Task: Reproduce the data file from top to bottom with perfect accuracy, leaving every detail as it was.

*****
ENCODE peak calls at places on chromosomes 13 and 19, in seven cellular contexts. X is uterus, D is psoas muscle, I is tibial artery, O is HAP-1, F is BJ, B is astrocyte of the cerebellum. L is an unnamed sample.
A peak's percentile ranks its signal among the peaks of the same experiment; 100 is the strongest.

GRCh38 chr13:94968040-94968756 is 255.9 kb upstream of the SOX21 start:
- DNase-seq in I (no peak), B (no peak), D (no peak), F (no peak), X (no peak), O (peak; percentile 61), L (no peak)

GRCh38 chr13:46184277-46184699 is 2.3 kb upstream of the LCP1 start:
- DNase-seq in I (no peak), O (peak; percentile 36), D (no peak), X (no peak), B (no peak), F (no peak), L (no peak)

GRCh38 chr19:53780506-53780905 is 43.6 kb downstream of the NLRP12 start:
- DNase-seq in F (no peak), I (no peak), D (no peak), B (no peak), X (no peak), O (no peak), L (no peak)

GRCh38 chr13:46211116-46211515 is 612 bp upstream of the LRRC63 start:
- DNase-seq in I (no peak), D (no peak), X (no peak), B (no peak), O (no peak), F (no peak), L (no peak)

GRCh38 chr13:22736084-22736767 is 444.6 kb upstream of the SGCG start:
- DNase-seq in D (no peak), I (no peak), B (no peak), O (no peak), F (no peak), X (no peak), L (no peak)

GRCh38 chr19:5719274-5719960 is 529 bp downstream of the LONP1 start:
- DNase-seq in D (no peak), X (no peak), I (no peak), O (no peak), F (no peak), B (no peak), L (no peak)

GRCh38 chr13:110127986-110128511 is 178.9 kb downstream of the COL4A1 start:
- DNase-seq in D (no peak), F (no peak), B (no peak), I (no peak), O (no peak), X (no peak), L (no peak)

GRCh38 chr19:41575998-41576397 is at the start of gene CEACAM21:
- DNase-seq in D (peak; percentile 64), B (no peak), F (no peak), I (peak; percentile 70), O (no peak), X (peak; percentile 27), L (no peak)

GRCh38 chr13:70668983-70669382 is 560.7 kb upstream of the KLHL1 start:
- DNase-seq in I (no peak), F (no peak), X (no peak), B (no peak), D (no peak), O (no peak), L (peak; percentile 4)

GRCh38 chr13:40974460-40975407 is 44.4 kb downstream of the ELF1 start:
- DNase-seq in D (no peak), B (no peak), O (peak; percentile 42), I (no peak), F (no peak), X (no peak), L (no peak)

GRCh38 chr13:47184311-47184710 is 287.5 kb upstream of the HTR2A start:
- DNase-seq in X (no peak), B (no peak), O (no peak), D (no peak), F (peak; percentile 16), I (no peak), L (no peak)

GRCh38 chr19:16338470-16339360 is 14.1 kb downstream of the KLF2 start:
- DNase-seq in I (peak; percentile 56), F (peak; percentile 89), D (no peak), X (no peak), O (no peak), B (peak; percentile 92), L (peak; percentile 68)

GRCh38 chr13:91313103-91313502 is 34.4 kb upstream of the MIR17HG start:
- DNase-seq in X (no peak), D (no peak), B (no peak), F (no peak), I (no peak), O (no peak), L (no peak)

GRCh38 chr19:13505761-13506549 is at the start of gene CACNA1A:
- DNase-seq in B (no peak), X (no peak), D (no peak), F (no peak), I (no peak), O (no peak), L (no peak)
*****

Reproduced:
ENCODE peak calls at places on chromosomes 13 and 19, in seven cellular contexts. X is uterus, D is psoas muscle, I is tibial artery, O is HAP-1, F is BJ, B is astrocyte of the cerebellum. L is an unnamed sample.
A peak's percentile ranks its signal among the peaks of the same experiment; 100 is the strongest.

GRCh38 chr13:94968040-94968756 is 255.9 kb upstream of the SOX21 start:
- DNase-seq in I (no peak), B (no peak), D (no peak), F (no peak), X (no peak), O (peak; percentile 61), L (no peak)

GRCh38 chr13:46184277-46184699 is 2.3 kb upstream of the LCP1 start:
- DNase-seq in I (no peak), O (peak; percentile 36), D (no peak), X (no peak), B (no peak), F (no peak), L (no peak)

GRCh38 chr19:53780506-53780905 is 43.6 kb downstream of the NLRP12 start:
- DNase-seq in F (no peak), I (no peak), D (no peak), B (no peak), X (no peak), O (no peak), L (no peak)

GRCh38 chr13:46211116-46211515 is 612 bp upstream of the LRRC63 start:
- DNase-seq in I (no peak), D (no peak), X (no peak), B (no peak), O (no peak), F (no peak), L (no peak)

GRCh38 chr13:22736084-22736767 is 444.6 kb upstream of the SGCG start:
- DNase-seq in D (no peak), I (no peak), B (no peak), O (no peak), F (no peak), X (no peak), L (no peak)

GRCh38 chr19:5719274-5719960 is 529 bp downstream of the LONP1 start:
- DNase-seq in D (no peak), X (no peak), I (no peak), O (no peak), F (no peak), B (no peak), L (no peak)

GRCh38 chr13:110127986-110128511 is 178.9 kb downstream of the COL4A1 start:
- DNase-seq in D (no peak), F (no peak), B (no peak), I (no peak), O (no peak), X (no peak), L (no peak)

GRCh38 chr19:41575998-41576397 is at the start of gene CEACAM21:
- DNase-seq in D (peak; percentile 64), B (no peak), F (no peak), I (peak; percentile 70), O (no peak), X (peak; percentile 27), L (no peak)

GRCh38 chr13:70668983-70669382 is 560.7 kb upstream of the KLHL1 start:
- DNase-seq in I (no peak), F (no peak), X (no peak), B (no peak), D (no peak), O (no peak), L (peak; percentile 4)

GRCh38 chr13:40974460-40975407 is 44.4 kb downstream of the ELF1 start:
- DNase-seq in D (no peak), B (no peak), O (peak; percentile 42), I (no peak), F (no peak), X (no peak), L (no peak)

GRCh38 chr13:47184311-47184710 is 287.5 kb upstream of the HTR2A start:
- DNase-seq in X (no peak), B (no peak), O (no peak), D (no peak), F (peak; percentile 16), I (no peak), L (no peak)

GRCh38 chr19:16338470-16339360 is 14.1 kb downstream of the KLF2 start:
- DNase-seq in I (peak; percentile 56), F (peak; percentile 89), D (no peak), X (no peak), O (no peak), B (peak; percentile 92), L (peak; percentile 68)

GRCh38 chr13:91313103-91313502 is 34.4 kb upstream of the MIR17HG start:
- DNase-seq in X (no peak), D (no peak), B (no peak), F (no peak), I (no peak), O (no peak), L (no peak)

GRCh38 chr19:13505761-13506549 is at the start of gene CACNA1A:
- DNase-seq in B (no peak), X (no peak), D (no peak), F (no peak), I (no peak), O (no peak), L (no peak)